Almost every street corner in Istanbul has a pomegranate juice station. This idyllic fruit is a symbol of abundance in Turkish culture, a charming anecdote given its wealth of availability. There are many other drinks unique to Turkey, many of which are made from fermented products like Şalgam Suyu (fermented turnip juice) and Boza (fermented grains).
Although there are plenty of high-end shops to appease avid shoppers, the pinnacle of shopping is still the Grand Bazaar. It is one of the oldest and biggest covered markets in the world. Selling just about anything and everything. Put your bargaining skills to the test as you try to find unique souvenirs of the traditional kind.
The Spice Bazaar, or Egyptian Bazaar, is also close by and serves up a sensory overload of note. The thick aroma of spices fills the corridors of this bustling market where you should be on the hunt for the finest Turkish Delights, a highly sought-after rosewater candy. Feriköy Flea Market and Organic Bazaar is a popular stop for people on the hunt for antiques and organic goods.
Taksim Square and its surrounding streets have jumped into the 21st century with scores of high-end and modern shopping opportunities. But the best shopping in Istanbul is still independently owned shops where traditional colours and styles meat contemporary designs.
Nightlife in Istanbul
Istanbul has a fast pace that is kept alive all through the evening thanks to its illustrious nightlife scene. Everything from wine & dine experiences to high-energy nightclubs feature all around the city.
Sortie is an elite collection of bars and restaurants with magnificent views across the city while Club 29 is an exclusive hangout for the who’s who of Istanbul. The Bosporus is also lined with fashionable venues with unbeatable views like Anjelique nightclub and 29 Ulus.
Kadıköy has become the chicest neighbourhood in Istanbul with tons of cosy bars and restaurants melting together the old and new influences of the city. One of the pioneering spots in the neighbourhood is Arkaoda where you can enjoy a trendy cocktail from a velvet armchair. It is located on Kadife Sokak the main street in the neighbourhood for all things nightlife related.
Take a break in Istanbul’s most magnificent park, Gülhane Park. In the spring, thousands of Tulips bloom in vivid displays across the park. Belgrad Forest is another of Istanbul’s most valued green spaces with more than 1300 acres of wooded splendour. It also has a 6.5km track where joggers and walkers can unwind and enjoy the fresh air.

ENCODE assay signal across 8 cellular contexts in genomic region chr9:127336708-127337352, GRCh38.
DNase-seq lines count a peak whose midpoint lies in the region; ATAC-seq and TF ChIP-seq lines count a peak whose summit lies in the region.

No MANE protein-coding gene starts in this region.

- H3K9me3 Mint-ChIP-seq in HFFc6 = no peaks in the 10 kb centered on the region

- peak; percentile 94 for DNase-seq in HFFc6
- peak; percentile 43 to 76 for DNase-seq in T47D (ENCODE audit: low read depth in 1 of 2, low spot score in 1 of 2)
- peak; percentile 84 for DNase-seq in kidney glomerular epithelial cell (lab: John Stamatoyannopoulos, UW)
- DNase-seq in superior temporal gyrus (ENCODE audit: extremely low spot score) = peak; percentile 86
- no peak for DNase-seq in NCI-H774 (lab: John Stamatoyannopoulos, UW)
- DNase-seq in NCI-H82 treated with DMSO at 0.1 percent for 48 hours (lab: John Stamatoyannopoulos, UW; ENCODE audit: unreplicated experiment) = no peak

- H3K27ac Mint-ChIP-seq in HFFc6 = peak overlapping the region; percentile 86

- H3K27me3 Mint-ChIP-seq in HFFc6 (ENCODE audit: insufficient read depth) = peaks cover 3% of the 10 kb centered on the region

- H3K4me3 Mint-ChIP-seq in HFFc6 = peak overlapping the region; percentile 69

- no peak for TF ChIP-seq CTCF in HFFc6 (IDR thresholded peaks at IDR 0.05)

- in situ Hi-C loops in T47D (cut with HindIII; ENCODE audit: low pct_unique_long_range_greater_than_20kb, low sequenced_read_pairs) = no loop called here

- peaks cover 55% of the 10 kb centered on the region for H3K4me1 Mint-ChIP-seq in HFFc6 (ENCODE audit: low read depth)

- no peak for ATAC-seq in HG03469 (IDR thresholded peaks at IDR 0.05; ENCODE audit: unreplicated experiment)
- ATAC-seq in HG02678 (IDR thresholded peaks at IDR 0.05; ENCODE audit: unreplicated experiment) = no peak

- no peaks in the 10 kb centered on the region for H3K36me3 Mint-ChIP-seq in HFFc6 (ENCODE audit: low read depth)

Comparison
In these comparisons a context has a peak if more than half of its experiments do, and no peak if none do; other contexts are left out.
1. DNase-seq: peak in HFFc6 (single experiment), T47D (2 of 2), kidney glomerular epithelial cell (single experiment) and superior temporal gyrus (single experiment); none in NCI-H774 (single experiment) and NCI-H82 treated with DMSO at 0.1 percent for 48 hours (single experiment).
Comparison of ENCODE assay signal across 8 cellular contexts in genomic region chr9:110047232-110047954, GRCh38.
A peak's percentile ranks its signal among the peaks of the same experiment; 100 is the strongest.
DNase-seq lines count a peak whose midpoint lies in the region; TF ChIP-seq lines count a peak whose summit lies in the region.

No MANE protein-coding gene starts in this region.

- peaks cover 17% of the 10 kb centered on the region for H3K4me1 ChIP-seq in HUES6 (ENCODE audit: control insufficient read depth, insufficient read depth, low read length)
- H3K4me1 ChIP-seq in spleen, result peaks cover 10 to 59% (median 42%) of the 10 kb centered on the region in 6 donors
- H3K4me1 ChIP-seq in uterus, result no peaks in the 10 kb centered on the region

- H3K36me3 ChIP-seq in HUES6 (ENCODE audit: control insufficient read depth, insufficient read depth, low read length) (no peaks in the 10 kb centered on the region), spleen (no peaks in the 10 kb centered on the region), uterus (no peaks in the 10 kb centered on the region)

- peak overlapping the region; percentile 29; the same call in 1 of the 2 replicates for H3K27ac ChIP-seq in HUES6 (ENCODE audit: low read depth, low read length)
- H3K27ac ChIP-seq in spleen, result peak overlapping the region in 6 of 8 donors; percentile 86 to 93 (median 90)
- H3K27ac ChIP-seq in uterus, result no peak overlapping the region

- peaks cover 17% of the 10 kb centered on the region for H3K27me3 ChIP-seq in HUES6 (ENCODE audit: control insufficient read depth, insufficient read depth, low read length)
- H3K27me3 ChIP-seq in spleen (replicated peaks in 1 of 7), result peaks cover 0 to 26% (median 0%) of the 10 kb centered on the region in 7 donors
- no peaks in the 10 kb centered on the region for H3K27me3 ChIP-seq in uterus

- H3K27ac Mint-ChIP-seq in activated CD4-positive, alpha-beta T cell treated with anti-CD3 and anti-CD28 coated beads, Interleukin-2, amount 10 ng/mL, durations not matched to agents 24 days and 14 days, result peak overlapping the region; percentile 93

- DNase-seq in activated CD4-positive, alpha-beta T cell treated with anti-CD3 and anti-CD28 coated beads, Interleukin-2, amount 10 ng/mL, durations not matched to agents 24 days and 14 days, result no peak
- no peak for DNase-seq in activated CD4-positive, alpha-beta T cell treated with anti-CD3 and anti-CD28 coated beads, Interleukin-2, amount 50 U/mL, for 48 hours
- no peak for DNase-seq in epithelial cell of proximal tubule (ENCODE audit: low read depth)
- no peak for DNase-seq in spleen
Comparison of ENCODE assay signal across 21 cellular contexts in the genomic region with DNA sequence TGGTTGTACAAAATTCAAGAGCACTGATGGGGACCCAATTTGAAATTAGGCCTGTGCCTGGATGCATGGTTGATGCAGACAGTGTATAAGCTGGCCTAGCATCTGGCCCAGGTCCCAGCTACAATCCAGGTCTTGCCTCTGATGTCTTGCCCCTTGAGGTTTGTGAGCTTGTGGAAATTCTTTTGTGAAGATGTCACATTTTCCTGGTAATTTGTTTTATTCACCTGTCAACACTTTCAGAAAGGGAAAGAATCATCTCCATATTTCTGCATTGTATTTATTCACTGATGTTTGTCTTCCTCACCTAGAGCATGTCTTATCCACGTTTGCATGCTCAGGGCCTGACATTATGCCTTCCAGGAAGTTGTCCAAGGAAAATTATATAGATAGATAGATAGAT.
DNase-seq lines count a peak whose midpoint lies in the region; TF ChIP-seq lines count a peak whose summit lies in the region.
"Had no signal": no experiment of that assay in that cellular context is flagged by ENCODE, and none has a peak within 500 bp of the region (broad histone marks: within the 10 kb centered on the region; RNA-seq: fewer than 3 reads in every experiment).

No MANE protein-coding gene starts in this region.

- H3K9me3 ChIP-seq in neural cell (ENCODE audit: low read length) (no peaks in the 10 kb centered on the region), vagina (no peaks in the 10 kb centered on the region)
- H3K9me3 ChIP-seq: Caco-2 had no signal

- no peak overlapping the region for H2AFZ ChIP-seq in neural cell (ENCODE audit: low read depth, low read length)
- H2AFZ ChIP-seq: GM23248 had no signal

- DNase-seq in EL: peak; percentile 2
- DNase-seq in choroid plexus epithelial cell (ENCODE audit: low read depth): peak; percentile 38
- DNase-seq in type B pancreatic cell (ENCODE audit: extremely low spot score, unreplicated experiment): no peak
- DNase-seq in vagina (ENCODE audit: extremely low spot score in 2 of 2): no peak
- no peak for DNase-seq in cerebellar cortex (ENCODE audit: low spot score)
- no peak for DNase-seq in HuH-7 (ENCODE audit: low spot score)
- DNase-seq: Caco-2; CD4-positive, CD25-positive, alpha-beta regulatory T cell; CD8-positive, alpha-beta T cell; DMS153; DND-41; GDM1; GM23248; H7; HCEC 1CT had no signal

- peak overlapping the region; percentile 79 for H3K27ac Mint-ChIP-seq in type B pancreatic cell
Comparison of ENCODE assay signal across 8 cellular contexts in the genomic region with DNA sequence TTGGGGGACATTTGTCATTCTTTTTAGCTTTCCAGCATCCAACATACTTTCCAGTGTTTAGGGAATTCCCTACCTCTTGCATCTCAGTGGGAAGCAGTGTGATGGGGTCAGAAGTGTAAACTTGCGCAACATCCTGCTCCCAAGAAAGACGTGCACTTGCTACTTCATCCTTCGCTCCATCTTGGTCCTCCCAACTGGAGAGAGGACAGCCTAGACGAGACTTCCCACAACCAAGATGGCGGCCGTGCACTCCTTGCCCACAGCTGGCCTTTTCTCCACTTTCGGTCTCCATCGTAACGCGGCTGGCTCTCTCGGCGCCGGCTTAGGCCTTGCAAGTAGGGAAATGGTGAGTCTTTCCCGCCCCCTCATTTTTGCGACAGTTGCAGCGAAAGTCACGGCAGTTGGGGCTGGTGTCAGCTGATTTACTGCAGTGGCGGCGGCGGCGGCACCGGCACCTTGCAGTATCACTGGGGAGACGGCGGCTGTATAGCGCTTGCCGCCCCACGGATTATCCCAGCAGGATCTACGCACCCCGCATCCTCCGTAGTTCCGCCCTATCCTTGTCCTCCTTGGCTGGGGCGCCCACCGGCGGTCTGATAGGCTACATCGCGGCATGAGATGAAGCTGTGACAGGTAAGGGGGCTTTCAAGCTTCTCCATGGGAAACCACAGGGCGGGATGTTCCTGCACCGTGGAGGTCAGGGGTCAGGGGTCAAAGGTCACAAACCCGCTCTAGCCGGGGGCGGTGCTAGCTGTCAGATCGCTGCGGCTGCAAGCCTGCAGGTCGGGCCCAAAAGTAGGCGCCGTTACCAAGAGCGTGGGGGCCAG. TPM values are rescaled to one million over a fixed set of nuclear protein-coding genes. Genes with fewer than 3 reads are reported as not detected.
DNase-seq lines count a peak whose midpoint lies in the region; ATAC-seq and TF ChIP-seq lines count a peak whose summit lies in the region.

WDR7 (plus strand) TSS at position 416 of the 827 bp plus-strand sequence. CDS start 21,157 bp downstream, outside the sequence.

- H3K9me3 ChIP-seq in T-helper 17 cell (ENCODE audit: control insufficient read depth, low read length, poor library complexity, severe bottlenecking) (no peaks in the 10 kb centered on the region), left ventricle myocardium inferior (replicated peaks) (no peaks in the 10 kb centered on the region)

No trip to Istanbul is complete without a visit to a traditional Turkish bath or Hamam. Here you will experience a full-body scrub like no other, the best way to rejuvenate your tired skin. Kılıç Ali Paşa Hamamı is almost 500 years old and has recently undergone a major renovation to restore it to its former glory.
Istanbul is divided into two distinct sides, the European side to the east, and the Asian side to the west, divided by the Bosporus river.
Sultanahmet is the cultural and historic heart of the city where most of the major attractions are found, perfect for first-time visitors to this megacity. Stay at Ibrahim Pasha, a small boutique hotel, which is a fusion of two turn-of-the -20th-century Ottoman homes. Eminonu is just a little east of Sultanahmet and still close to most major attractions but has the added benefit of a pier for quick ferry access.
Karakoy was once a rundown port district but has been given a second lease on life as it is now the chicest area in town with a humming nightlife scene and plenty of unique hangout spots. Galata and Beyoglu are also among the favourited areas for revellers and budget-conscious travellers. If budget is not a problem and a contemporary flair is more your style, have a look at the high-end hotels around Taksim Square for a luxurious stay in modern Istanbul.